Tuesday, September 30, 2014

The Broken Bottle Top Part 1

The following story is about a little boy who witnessed the murder of his father.  Follow the suspense thriller as it develops and see if you can predetermine its ending.  It will be presented in a number of parts.

Part 1      Image result for images of a broken bottle top

I had never liked staying at home alone, whether it was nighttime or daytime.  I like it even less at night.  My stepfather lived in the country and my mother worked as a waitress at a popular hotel.  You know what that meant.  Being an only child, I had to stay at home alone when she was working.  O how I dreaded those nights that she worked!

My father was murdered when I was eight years old.  I had seen the whole thing happen. I saw the assassin and he saw me.  At that time however, he was more concerned about his own safety so he ran.  I saw him several times since then and he saw me too but I was too afraid to tell.  There was a very evil look in his eyes and I knew that if I ever told what I knew, some how he would find me before the police caught him.  That would be the end of me.  I saw my father die and I was afraid to die.  All of this made it a very frightening experience for me when I had to stay at home alone.  I always thought, “One of these nights something horrible will happen to me.”

I waved goodbye to my mum at the door.  I was trembling like a leaf and there was perspiration on my forehead.  If my mum noticed it, she did not say.  As she walked down the narrow path that led to the main road, I almost called her back to tell her what I had kept a secret these seven years.  How it haunted me!  And here I was all by myself again.  This night would add to the many sleepless nights I had endured.  How long those nights were!  Well, I might as well endure it.

I decided to check the television programme for that Tuesday night.  It seemed that I was to have some small portion of comfort.  A comedy was being telecast.  I checked all of the windows and doors to make sure that they were secured, made a glass of lemonade and prepared two ham sandwiches then sat on the sofa opposite the television set.  I forgot my worries for a while and was lost in the humour of the comedy.

I had taken one bite from the second sandwich when I heard a knock on the door.  My heart thumped wildly as if it would burst my chest.  I thought, “Has he finally come?  Did he know I would be home alone?  Was this the moment I had dreaded?” 

I began to wish that I had told my mother the entire story. How my father was murdered, how I knew the man and why he was never caught.  But alas, I did not and now the secret would die and be buried with me.  A louder pounding brought me back to the present crisis.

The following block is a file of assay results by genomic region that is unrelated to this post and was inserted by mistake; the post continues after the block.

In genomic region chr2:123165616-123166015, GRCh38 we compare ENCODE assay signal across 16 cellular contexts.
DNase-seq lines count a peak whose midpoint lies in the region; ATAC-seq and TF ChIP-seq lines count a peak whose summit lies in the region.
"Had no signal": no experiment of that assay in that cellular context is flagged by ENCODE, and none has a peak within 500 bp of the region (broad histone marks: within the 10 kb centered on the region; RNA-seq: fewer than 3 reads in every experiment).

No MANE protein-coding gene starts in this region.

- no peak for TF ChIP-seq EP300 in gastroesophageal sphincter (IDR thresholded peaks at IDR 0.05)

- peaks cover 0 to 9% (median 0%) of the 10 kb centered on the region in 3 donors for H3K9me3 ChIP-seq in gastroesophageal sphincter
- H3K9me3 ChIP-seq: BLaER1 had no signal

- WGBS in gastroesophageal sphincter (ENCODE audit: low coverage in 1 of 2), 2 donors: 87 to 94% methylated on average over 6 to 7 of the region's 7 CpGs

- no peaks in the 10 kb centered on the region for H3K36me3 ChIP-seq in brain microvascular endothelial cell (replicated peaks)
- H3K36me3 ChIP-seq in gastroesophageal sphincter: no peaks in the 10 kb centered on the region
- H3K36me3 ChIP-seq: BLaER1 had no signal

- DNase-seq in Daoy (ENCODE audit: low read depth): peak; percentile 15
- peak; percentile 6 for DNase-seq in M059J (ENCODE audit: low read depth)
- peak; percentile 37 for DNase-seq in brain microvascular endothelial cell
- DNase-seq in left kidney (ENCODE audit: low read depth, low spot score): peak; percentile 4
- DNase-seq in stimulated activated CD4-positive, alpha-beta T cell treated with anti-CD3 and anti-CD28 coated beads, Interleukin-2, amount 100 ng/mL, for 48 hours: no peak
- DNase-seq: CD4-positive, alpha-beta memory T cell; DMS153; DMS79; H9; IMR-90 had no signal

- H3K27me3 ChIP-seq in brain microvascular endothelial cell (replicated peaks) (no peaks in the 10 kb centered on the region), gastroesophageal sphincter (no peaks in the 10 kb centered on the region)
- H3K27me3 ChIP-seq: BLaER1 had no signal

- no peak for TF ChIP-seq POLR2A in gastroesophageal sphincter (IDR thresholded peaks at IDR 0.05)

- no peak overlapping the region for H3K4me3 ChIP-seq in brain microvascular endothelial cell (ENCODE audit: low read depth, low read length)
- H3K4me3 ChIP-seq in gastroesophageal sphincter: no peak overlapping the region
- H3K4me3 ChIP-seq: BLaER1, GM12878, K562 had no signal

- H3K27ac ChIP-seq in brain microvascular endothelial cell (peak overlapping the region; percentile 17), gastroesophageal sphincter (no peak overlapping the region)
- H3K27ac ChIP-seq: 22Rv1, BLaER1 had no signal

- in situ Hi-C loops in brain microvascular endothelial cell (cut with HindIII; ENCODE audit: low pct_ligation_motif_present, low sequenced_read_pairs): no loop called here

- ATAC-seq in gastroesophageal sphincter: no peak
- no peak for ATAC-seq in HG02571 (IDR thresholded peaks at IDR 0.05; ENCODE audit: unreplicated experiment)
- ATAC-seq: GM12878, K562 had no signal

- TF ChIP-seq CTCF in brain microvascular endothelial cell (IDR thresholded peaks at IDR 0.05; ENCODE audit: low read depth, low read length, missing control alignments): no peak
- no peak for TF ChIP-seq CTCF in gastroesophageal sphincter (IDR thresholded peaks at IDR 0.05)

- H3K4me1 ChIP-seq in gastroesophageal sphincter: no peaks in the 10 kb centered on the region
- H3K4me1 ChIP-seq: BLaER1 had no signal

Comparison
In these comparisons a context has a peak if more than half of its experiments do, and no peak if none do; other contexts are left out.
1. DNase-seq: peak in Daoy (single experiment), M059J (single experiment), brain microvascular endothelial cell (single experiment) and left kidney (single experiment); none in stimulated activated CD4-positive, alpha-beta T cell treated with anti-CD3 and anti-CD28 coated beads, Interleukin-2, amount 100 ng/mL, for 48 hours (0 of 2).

“But was it really he or was it someone else?  If it wasn’t he, who could it be at this late hour?”  I checked my watch for the hundredth time that night.  It was 12:25 a.m.  The knock became more persistent.  I cannot recall how long I sat there on the sofa.  Silently I prayed, “Do let him go away.  But him, who?  Who was out there?  Was it he?”

The knock came again.  This time it was so loud that the very louvres in the door rattled.  My trembling increased and I began to develop an uneasy feeling in the pit of my stomach.  “I must do something or else he may break in the door,” I thought. 

There were three choices open to me.  I could ignore the knock and simply pretend to be asleep.  But the reading lamp was switched on and so was the television.  I could slip out the back door, climb the fence and escape.  But I thought, “Suppose he chose to come around the back that same time.”

After some deliberation I decided on the third option.  I called out with a boldness I was far from feeling, “Who’s there?”  There was no answer.  With a slight tremor in my voice, I called out again.  I was hoping he did not recognise the tremor.  I called out two more times but without response.  ”May be he has gone away,” I thought.

By this time the television station had ceased its transmission.  The only sounds that could be heard in the room was the ticking of the clock and the hum of the television speaker.  About ten minutes passed.  

There was no further knocking so I decided that whoever had caused me so much discomfort had left.  For how long I did not know.  I did not have long to wait, however.  As I moved to turn off the television set, I was startled almost out of my wits.  There was an ear splitting rattle along the entire length of the paling to the windward side of the house.  It seemed so loud that I was certain that my next door neighbour could have heard it.  May be, just may be he would come out and investigate,” I hoped in obvious futility.  There was the noise again.  This time it was at the back of the house.  I sensed he was playing a game with me.  Only that his fun was at my expense. The next time I heard the noise it was to the leeward side of the house.  He was playing his game to a well thought out plan.  ”What was his objective?” I wondered.  “Did he want me to let him into the house?  Would he commit his second act of murder here or did he want me to run out of the house?” 

 I am sure he must have been enjoying my discomfort.  How I wish for morning to come and the sweet homecoming of my mother!  I checked my watch.  It was now 1:05 a.m., just forty minutes since I had heard that first knock.  Somehow it had seemed like hours.
My mother would not be home until 6:30 that morning.  What a long night it was going to be!  Could I last out?  Would it be long and tortuous or would it be like my father’s…short, quick and silent?

To be continued...

Stewart Russell © 1979